Readers, don't shame me but, it was Loki's anniversary at the end of May and I plum forgot to post about it. But I have a note from my doctor and it excuses me from being temporarily insane. But that's another story. This story is about Loki's fifth year with us, so I thought I'd highlight a few of his best moments from the last year.
I remember the first time I saw him. His name was Billie and I remember thinking he wasn't very cute because he had a small body and such a huge head. Not to mention those ears which I would come to love. He was at that awkward stage between cute puppy and adult dog. I look at him today and I'm reminded how many beautiful models go through that awkward stage and emerge swans. Maybe I'm biased but I see nothing but beauty when I look at him.
Looks aside, Loki's friendship and loyalty know no bounds. Despite his seemingly annoying antics, he shows me time and time again just how devoted he is to everyone in our family.
His willingness to please me also has no limits. When I adopted Loki, I was hoping he'd be a lot like the dingo, Maggie, who always allowed--and even enjoyed--us dressing her up. But Loki had none of that early on. He would run from fancy collars, harnesses, costumes or anything that would touch his body in a strange way. So I gave up on it, resigning myself to "he's just not going to be a dog who plays dress up." Over time I earned his trust and to my surprise he now not only allows me to dress him up for giggles, but really works it for me. For a dog who wouldn't allow me to touch his feet, he now willingly comes to me for problems he knows I can fix, like thorns in his paw. Though he still copes by hiding his head between my knees---"I'm not looking"---while I examine his feet, he's come a long way when it comes to touching him.
Before I adopted him, the rescue group had warned me that he was possibly un-adoptable due to behavior issues. But his foster said one thing that stood out to me. "He tries so hard to do the right thing." That was his selling point and how right she was about him. At school, people often admired his drive and attention to me, commenting that he never takes his eyes off me. I never noticed it much but looking through photos or videos taken of us together, it's pretty obvious. Loki had a lot other "issues" to overcome, but one thing was always certain: he really wanted to do the right thing and always looked to me for direction and still does.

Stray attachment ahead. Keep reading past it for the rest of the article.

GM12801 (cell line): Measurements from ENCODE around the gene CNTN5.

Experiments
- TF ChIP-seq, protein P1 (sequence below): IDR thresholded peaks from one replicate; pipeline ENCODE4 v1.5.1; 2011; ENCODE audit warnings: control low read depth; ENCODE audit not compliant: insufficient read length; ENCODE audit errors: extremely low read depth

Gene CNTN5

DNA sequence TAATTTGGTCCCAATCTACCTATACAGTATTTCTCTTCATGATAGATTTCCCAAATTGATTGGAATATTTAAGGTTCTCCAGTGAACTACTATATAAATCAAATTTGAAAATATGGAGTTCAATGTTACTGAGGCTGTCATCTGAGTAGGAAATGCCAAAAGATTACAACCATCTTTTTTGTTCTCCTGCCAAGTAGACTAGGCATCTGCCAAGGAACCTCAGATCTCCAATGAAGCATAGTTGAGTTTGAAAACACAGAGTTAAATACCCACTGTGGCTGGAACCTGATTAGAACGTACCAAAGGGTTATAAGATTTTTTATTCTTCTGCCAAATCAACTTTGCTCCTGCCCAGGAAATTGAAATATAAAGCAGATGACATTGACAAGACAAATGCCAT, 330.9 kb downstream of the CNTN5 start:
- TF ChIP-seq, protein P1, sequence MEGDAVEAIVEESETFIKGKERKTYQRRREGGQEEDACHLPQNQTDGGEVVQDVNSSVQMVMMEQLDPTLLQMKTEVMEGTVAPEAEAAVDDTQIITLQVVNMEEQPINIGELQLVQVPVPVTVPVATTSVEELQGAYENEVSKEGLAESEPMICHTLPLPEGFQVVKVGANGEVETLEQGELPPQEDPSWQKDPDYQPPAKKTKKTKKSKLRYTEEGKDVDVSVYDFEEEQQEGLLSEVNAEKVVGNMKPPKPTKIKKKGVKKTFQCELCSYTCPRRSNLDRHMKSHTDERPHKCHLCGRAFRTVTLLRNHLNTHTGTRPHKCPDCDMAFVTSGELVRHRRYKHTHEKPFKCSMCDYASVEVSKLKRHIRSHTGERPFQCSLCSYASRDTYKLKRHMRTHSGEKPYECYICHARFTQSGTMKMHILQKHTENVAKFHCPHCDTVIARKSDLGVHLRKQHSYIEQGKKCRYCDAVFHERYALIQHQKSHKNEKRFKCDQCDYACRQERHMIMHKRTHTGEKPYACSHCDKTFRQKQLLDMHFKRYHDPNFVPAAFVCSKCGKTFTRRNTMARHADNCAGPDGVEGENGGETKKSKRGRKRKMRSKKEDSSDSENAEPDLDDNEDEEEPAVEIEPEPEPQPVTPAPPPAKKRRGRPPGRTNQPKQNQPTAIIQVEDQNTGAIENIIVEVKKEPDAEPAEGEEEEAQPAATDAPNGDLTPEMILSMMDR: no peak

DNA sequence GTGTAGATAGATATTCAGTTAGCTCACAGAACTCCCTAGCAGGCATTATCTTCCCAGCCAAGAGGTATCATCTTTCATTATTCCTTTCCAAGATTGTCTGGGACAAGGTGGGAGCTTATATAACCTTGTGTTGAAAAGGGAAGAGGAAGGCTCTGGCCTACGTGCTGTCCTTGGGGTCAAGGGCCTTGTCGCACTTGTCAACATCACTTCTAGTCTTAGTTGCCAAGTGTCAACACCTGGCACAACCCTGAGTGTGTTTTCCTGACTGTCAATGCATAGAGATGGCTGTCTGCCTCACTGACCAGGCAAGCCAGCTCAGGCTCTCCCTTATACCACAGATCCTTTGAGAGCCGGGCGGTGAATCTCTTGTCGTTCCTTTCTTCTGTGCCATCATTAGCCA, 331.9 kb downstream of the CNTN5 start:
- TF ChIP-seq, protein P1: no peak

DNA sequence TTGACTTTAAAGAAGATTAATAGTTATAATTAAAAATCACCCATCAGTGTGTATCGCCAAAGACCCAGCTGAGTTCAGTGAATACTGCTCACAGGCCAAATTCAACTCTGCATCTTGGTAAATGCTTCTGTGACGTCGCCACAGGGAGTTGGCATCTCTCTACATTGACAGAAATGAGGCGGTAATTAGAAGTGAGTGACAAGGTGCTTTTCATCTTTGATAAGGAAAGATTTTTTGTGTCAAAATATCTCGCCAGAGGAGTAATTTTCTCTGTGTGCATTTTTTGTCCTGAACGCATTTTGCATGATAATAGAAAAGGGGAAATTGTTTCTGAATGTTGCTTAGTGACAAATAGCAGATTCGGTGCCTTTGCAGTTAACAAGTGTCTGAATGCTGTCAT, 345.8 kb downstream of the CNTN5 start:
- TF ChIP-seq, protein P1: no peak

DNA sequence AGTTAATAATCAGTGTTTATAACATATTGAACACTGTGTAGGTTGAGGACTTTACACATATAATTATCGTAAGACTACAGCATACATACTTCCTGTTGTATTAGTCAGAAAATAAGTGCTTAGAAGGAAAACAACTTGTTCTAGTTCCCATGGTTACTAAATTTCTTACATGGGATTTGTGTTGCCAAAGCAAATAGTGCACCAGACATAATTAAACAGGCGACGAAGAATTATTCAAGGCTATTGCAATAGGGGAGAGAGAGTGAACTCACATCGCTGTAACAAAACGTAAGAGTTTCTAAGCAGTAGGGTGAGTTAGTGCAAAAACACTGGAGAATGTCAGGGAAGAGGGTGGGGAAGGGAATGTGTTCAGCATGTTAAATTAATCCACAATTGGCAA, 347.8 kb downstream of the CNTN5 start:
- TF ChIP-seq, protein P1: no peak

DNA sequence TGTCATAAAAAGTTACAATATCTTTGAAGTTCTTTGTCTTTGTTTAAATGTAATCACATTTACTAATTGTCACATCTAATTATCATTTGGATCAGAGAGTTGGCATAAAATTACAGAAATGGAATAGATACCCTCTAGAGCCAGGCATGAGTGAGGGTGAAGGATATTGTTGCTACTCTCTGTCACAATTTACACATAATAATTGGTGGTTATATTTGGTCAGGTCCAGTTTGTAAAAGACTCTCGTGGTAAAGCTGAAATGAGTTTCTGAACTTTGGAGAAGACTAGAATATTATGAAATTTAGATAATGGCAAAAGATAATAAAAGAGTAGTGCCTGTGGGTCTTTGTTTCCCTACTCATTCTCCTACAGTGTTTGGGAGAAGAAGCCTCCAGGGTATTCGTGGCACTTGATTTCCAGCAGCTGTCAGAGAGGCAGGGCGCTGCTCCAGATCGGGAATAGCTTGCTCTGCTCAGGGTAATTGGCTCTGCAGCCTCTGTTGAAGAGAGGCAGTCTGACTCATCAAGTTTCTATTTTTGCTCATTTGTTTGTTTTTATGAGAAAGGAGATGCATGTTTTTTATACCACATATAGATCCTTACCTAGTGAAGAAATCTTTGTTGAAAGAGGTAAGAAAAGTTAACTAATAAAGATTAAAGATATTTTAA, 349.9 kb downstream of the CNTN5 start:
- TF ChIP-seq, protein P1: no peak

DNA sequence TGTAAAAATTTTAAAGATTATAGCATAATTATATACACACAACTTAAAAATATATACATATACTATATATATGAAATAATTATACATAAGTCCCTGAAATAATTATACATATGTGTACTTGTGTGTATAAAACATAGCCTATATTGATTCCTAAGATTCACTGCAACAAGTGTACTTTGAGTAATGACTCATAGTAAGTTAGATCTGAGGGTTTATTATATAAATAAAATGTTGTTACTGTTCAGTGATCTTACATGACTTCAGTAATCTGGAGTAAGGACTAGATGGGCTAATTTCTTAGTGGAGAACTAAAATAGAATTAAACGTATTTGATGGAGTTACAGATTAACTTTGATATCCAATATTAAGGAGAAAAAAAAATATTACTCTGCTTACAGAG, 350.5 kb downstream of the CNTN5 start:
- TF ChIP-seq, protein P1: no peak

I never dreamed I could take a dog with his amount of anxiety issues to another country, let alone go on exotic vacations with him. But because I did, he had to look to me again for confidence. I pushed his boundaries and still do. And each time, it just brings us closer and makes him much more comfortable in his own skin (and ears for that matter). For a dog who's content to stay at home for life, he puts up with a lot with two girls who love adventure. He's braved plane rides, driving in the Swiss Alps numerous times (and you all know how much he agonizes in the car) and even a few gondola rides. I have to hand it to him. For his amount of anxieties, he's doing pretty well, though he may have a few more gray hairs in his muzzle for it all.
Just like the dingo had done in her time, Loki draws the attention of quiet children. Opposites attract. While living in Switzerland, he formed a special friendship with his pal Ludwig. That taught me one of my biggest lessons in dog handling. It's not what you say, or how loud you say it. It's how you behave around the dog that brings about a trusting reliable bond.